Our good friends at Experimedia have a new record to release, always cause for celebration around these parts. On "Silver", Charles-Eric Charrier explores slow-burn jazzy psychedelia to near perfection. If Earth had started five years ago instead of twenty, this is what their first record would've sounded like. There are five long songs here, a hefty full-length for sure, and another must-have in the world of experimental music. 100% essential.
Fluid Radio Review
Sound engineer friends often tell me drums are the hardest component of live music to record well - it takes hours to mic a drum kit up, and wrestling with the results for hours is often tedious screwdriver work. It's one easy way to gauge the proficiency of the engineer, so it's the first thing a lot of wonks listen to and comment on when they assess music. So it's a fairly brassy and confident move to open with over a minute's worth of unaccompanied drum work on Charles-Eric Charrier's new release "Silver", putting both the musicianship and recording quality front and centre for all to see (or hear). The instrumentation that follows does not display any less confidence, almost swaggering in its surety. There are two distinctly separate and equally crucial elements that make up the record - the aggressive technical virtuosity of the players, and the intelligent sound design and mastering of the audio engineers. So colour me surprised to find, upon examining the liner notes, that the players and engineers are one and the same. Charrier is listed as a producer, and Cyril Secq (perhaps best known for his work in Astrid) is listed amongst the players and also credited with recording and mixing. The release information from Experimedia drops the phrase "post-everything" in relation to genre, and that's an entirely appropriate description; there are familiar elements to a lot of the sounds, but they are approached and collated in such a way that the final result remains distinctive and original. Opening track '21 Echoes Short' is a good example of this - the aforementioned drum intro blending into a lithe repeating bass motif, over which overdriven and reverbed guitars are layered. The jazz/Americana/proto-punk elements are defined and refined over the space of just shy of nine minutes, and the drums again cement themselves as the backbone of the exercise. '12 From' has a Cinemascope introduction; cymbals washing across the speakers. The sound design becomes the focus, with the playing sounding like it's emanating from inside the filament of a light globe. Hydroponic experimental jazz. '6I' is an exercise in dynamics, starting with searing post-rock guitar, then devolving into minimalist instrumental clatter and tweak. Some interesting Eastern dynamics from all involved, with some deliberately under-produced immediacy. '9 Moving' continues on in this vein - a restrained and loping drone-esque patter that reaffirms the confidence of all involved. As a whole, the release is something of an achievement on all levels - it captures the immediacy and consideration from the players involved, the diligent efforts in their audio capture and it is capped off by the stellar mastering of the ubiquitous Taylor Deupree. Deupree has drawn out the character of the piece, and polished it to a shine without removing any of the dust. "Silver" is a rewarding experience, with plenty to offer those with an interest in either sound or music. To those with an interest in both, it'll be a reward in itself. We're in the process of trying to organise a chat with the people involved over the coming weeks. Stay tuned. The album drops as both vinyl and deluxe packaged CD on 25th January 2011. - Review by Alex Gibson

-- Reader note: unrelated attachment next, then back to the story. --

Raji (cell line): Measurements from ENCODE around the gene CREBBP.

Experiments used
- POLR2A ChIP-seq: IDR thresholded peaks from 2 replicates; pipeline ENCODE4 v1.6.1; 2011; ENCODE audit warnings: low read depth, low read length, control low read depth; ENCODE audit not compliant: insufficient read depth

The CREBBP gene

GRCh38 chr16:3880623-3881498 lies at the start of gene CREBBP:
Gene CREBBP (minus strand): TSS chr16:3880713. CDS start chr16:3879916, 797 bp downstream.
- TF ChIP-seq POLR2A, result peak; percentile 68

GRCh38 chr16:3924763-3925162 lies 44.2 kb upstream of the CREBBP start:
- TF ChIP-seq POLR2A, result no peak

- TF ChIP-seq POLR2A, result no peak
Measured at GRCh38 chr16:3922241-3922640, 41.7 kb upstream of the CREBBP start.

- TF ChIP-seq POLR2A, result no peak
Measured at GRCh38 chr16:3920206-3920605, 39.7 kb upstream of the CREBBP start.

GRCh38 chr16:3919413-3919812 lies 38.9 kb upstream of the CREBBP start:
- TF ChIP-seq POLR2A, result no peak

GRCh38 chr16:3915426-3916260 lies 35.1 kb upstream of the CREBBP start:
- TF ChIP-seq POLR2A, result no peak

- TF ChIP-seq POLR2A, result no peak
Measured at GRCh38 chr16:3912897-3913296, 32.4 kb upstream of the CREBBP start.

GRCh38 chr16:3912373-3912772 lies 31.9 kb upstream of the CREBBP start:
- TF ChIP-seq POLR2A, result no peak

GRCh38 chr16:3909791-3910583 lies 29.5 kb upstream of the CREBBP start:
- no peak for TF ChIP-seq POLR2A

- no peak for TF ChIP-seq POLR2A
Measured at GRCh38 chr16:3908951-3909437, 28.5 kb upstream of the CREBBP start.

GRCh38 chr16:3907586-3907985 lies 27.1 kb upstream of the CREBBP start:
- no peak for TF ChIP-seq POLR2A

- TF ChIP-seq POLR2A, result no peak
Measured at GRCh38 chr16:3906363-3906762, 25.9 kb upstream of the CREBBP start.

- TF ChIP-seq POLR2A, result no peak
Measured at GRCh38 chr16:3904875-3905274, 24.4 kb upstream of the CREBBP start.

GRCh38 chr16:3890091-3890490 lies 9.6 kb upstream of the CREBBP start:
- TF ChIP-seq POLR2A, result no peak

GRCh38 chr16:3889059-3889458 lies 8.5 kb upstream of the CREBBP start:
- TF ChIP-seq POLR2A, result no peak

Un jour, Charles-Eric Charrier m'avait confié qu'il souhaitait arrêter la musique. Il ne trouvait plus de sens à ce qu'il faisait, que tout cela était vain, que c'était beaucoup d'énergie dépensée pour rien et pensait qu'il était temps pour lui de passer à autre chose. La déception est grande quand on sait ce que le gaillard a été capable de faire que ce soit dans Man, ses propres projets (Oldman, Charles C.Oldman...) ou ses collaborations (Rob Mazurek, Jérôme Paressant, Clogs, Rhys Chatam, The Floating Roots Orchestra, Sid Toure). Les mois ont passé et je retrouve Charles-Eric appaisé, plus serein et, surtout, à nouveau gagné par cette envie de jouer. A présent, c'est tout simplement le plaisir de créer qui prime chez lui. Le reste n'a plus vraiment d'importance. Et tel qu'on le connait, il ne se prive pas pour mettre sur pieds des albums toujours aussi iconoclastes. Ainsi on l'a d'abord vu réapparaitre sur le net-label Isolationism Records pour lequel il a fait deux albums (Accortiste et Fanfares). Cependant, celui dont il est le plus fier est sans doute Silver, projet qui a connu bien de péripéties avant d'être publié par le très bon label Experimedia. Elaboré avec Cyril Secq (Astrïd) et Ronan Benoit, masterisé par Taylor Deupree, Silver, purement instrumental est, une fois de plus, un album habité par les ambiances en clair-obscur. Non pas que Charrier fasse tout le temps la même chose (ce serait exagéré et, finalement, mal connaitre son travail) mais il semble aimer trouver l'inspiration dans ces atmosphères flottantes à mi-chemin entre le nocturne et la pleine lumière. Silver semble être un disque feutré mais ce ne sont que les apparences car Charrier s'emploie à rajouter des distorsions, des éléments plus abruptes ou plus rêches afin que le disque soit autre chose que l'incarnation d'une musique d'habillage sonore. Bien entendu, Silver va plus loin que ce que l'on peut s'imaginer. Il accorde une grande importance aux vagabondages, ce genre d'instants uniques où l'on reste seul avec soi même et pendant lesquels on peut se laisser aller à toutes les rêveries. Avec ses musiciens, Charles-Eric Charrier se pare d'habits sonores oniriques et fantasmagoriques qui laissent notre imagination se développer librement. Et c'est de cela dont il s'agit. La musique de Charles-Eric Charrier est libre, sans frontières, inventive et, surtout, elle ne se répète jamais, allant toujours de l'avant pour se réinventer à chaque fois. Il est inutile d'apposer des étiquettes sur la musique du nantais puisqu'elle appartient à aucune famille en particulier. Chacun pourra interpréter Silver comme il le souhaitera mais la meilleure chose à faire est de le prendre comme il vient, sans se poser de questions. Ce sera la seule manière de se l'approprier complêtement.